Untitled, from 'Composition with Sisters'

Untitled, from 'Composition with Sisters'

Untitled, from 'Composition with Sisters'

Untitled, from 'The Unsent Postcard Series'

Untitled, from 'The Unsent Postcard Series'

Untitled, from 'The Unsent Postcard Series'

Untitled, from 'The Unsent Postcard Series'

Untitled, from 'The Unsent Postcard Series'

Untitled, from 'The Unsent Postcard Series'

Untitled, from 'The Unsent Postcard Series'


Plovmand is a visual Artist who puts a great emphasis on process. She works with paintings, objects, photography and found imagery as constructions and structures, often using a particular collage technique where she paints, cuts up, over-paints and moves around pieces. Her work is often thematically related and cross-pollination of physical aspects between her projects is very common and part of her overall practice, suggesting a symbiotic relationship between the artworks. Inspired by psychoanalysis and the concept of hysteria, Plovmand thrives to balance her work method by shifting between controlling the process and giving up control. Her creative formation becomes a playful struggle between the unconscious process and the management of conscious decisions. By creating work that contains familiar aspects that subsequently manifest themselves as uncanny constructions, her artworks strives to question the enigma of fantasy and desire.

Lately Plovmand has been working on a new body of work The Unsent Postcard series -a collection that explores subjective perceptions and ideas relating to the concept of reality. Inspired by Lacan’s take on “The Unsent letter” the work focuses on a series of found, unsent postcards, as the starting point and as a way to investigate and transform psychological experiences related to the act of travelling both in a physical and symbolic understanding of the concept. The work manifests itself as constructed souvenirs stemming from emotional experiences embedded within fundamental psychological references. In all of Plovmand’s work, themes such as relationships, constructions, otherness, totems and emotional memories inform and construct her layered aesthetic.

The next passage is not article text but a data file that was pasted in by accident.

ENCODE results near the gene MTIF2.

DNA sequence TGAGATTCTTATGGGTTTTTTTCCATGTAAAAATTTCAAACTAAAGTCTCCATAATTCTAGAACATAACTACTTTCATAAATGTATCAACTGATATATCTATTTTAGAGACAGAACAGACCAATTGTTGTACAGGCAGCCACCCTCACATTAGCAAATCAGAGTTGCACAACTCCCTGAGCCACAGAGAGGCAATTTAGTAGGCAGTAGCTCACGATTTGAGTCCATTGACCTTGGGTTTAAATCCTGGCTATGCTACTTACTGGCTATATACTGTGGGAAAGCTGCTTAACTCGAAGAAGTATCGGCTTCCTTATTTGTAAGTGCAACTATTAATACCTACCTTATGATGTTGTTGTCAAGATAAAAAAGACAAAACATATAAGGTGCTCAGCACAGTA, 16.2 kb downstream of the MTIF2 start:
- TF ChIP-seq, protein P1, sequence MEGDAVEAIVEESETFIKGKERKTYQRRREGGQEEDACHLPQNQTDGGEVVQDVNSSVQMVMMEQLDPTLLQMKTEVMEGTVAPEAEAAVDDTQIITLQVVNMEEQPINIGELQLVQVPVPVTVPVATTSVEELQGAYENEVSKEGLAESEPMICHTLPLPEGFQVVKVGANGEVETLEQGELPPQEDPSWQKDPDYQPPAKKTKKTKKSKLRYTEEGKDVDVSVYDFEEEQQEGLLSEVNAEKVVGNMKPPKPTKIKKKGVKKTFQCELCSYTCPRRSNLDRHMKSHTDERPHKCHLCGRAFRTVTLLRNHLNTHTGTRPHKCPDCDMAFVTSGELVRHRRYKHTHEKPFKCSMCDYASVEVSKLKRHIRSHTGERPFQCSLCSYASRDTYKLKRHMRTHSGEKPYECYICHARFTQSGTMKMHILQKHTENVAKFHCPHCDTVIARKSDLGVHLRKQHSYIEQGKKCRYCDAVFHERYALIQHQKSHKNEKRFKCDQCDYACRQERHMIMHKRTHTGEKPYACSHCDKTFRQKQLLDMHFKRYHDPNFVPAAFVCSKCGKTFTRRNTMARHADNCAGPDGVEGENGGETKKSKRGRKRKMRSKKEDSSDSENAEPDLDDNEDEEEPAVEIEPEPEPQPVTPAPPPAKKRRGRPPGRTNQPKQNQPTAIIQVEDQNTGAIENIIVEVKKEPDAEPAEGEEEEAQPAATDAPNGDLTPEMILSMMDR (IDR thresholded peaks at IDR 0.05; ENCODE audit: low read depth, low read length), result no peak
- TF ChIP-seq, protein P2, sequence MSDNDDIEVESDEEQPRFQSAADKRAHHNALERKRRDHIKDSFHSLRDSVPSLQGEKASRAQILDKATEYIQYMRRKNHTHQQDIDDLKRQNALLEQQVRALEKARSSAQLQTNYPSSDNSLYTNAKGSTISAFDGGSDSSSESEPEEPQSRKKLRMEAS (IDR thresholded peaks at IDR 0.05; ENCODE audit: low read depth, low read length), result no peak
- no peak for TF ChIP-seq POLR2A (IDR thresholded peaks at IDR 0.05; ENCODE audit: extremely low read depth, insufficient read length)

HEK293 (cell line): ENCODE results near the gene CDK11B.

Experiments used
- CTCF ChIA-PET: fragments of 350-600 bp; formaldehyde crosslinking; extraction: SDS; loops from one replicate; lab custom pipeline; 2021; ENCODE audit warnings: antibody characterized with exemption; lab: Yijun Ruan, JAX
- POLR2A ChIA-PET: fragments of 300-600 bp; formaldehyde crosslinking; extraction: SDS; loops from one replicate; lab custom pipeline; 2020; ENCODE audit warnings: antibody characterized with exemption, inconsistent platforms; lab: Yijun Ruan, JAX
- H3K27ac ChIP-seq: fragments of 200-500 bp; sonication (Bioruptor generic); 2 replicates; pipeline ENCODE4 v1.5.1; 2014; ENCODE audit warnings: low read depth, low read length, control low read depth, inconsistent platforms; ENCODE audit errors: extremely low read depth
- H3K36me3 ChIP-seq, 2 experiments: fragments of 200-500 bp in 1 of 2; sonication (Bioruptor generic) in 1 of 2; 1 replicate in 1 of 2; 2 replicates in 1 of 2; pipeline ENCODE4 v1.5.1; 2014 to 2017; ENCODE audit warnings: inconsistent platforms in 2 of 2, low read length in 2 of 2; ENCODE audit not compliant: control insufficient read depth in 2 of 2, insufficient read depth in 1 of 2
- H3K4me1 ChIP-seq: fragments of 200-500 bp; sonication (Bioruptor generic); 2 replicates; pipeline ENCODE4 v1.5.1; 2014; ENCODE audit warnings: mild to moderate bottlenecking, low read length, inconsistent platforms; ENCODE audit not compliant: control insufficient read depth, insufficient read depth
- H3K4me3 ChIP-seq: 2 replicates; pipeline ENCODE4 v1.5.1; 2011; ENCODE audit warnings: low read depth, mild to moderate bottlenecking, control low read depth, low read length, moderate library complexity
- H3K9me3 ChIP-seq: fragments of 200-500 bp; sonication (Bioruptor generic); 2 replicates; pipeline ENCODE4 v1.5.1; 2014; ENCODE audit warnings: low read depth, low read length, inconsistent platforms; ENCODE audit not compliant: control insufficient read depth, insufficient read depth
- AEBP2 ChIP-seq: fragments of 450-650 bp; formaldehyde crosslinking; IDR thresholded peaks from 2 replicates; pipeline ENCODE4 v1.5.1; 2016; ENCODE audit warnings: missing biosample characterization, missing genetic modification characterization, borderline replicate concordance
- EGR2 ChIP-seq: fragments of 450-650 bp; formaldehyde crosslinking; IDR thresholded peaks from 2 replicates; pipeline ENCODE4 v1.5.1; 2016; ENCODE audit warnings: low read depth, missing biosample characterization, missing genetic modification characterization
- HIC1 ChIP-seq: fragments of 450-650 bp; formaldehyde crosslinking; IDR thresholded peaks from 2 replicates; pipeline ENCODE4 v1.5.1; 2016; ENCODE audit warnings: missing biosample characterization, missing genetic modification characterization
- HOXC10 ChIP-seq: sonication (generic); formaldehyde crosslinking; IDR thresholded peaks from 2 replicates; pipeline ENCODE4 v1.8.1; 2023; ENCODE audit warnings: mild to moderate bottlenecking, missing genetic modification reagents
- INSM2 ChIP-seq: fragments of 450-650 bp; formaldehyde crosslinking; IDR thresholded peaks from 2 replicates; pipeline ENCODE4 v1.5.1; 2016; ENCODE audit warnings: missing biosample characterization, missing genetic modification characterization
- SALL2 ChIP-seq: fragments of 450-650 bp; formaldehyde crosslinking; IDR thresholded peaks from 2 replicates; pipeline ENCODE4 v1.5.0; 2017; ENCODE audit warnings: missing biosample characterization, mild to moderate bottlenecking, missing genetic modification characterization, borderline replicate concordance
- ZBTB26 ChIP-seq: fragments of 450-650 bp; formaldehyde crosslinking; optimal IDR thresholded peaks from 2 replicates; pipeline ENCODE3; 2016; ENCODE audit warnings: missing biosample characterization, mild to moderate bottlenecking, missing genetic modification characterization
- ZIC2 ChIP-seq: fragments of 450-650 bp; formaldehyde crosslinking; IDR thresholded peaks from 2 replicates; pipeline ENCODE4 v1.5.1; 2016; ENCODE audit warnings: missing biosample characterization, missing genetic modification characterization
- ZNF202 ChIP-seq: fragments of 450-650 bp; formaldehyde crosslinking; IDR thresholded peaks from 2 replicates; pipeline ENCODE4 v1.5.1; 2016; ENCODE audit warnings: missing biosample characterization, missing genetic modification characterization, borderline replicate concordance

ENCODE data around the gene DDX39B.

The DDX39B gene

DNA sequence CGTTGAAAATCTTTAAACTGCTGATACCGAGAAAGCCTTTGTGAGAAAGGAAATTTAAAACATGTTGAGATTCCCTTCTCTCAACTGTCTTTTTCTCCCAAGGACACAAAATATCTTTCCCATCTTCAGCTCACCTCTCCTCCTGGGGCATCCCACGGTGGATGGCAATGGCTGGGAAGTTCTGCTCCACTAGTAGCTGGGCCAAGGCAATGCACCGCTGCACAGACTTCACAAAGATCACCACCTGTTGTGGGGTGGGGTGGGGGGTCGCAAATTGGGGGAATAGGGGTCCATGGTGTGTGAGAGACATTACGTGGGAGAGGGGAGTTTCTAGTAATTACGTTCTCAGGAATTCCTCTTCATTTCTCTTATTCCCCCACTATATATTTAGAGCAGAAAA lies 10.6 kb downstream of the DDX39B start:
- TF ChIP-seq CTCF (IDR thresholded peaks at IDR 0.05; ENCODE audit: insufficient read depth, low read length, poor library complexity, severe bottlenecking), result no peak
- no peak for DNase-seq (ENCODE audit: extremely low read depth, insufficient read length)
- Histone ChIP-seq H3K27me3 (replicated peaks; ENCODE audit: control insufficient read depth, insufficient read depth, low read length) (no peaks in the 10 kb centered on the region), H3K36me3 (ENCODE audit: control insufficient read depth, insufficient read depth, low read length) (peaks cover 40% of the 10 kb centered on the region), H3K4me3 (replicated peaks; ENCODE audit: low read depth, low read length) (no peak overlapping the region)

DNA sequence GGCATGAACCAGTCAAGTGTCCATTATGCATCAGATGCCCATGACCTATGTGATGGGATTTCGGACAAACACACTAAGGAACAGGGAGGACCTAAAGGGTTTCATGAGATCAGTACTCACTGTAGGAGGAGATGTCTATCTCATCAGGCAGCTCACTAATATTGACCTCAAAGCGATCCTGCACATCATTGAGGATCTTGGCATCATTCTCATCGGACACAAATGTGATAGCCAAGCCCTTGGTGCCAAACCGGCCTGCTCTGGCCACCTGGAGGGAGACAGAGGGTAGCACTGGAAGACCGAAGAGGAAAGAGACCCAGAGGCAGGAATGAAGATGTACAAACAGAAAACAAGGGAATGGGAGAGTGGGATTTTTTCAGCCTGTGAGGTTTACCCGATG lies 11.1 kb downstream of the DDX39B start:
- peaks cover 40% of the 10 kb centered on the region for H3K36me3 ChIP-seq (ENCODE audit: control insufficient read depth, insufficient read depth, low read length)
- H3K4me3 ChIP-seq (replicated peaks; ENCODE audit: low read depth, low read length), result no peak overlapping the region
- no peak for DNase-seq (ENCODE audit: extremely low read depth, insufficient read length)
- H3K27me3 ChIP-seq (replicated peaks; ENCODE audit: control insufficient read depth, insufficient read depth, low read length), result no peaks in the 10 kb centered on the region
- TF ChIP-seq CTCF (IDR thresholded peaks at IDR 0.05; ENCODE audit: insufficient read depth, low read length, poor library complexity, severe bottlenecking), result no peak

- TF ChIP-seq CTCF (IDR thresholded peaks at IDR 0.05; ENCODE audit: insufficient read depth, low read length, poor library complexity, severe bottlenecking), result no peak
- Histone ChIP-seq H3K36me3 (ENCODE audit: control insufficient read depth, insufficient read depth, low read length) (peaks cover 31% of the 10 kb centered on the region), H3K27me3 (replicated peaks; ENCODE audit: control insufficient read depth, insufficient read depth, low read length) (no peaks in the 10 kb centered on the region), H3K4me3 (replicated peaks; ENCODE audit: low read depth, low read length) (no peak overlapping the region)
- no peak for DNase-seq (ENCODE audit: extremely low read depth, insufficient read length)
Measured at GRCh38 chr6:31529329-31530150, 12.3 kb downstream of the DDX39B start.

Wendy Plovmand interviewed by Niccolò Fano


Niccolò Fano: Let’s start from when we both enrolled on the Fine Art MA at Central Saint Martins in 2009. Tell us about the road that took you there.

Wendy Plovmand: The MA at Central Saint Martins was a major turning point in my artistic career. I finally got to pursue what I always felt like doing – working with Fine Art full time. For a couple of years I had interest in finishing a second MA within the Fine Arts to develop my work, get challenged by fellow artists, thinkers and professors. I believe it’s a huge privilege to study –you often don’t realize this when you are very young but once you get older –studying just becomes an exceptional opportunity to focus 100% on your interests without having to worry about anything else. A good friend of mine recommended Byam Shaw at Central Saint Martins in London and after doing an interview there I knew it would be the right course for me: the combination of Philosophy and Art was perfectly in line with my interests.

My family mostly counts labour workers – so I first became aware of my artistic urge after watching a television program in 1987 about the world famous Danish fashion designer Erik Mortensen –from then on I instinctively knew where to look and started to follow my interests in the creative field. I guess I always had a creative urge for something that at the time was undefined. At a young age, I got the opportunity to work with the world famous Utzon family in Denmark and Spain. One thing followed the other and suddenly I had a BA in Fashion and an MA in Graphic Design from The Royal Danish Academy of Arts. I met good people in the business – founded a design studio which quickly grew a lot of attention and our work gained great international acclaim. I was headhunted to work as the Art Director of the leading Danish fashion magazine. The years just flew by but nevertheless I always took time to work on my art projects, which were all very well received. I guess I could have chosen to follow my artistic career 10 years ago but for me this has been the right way to approach it. I am an artist and an entrepreneur and I get a lot of ideas along the road. Being an artist or creative is a way of living –it’s not only about your work. Therefore I have been moving around in the creative field before finally taking the step into a full time art career.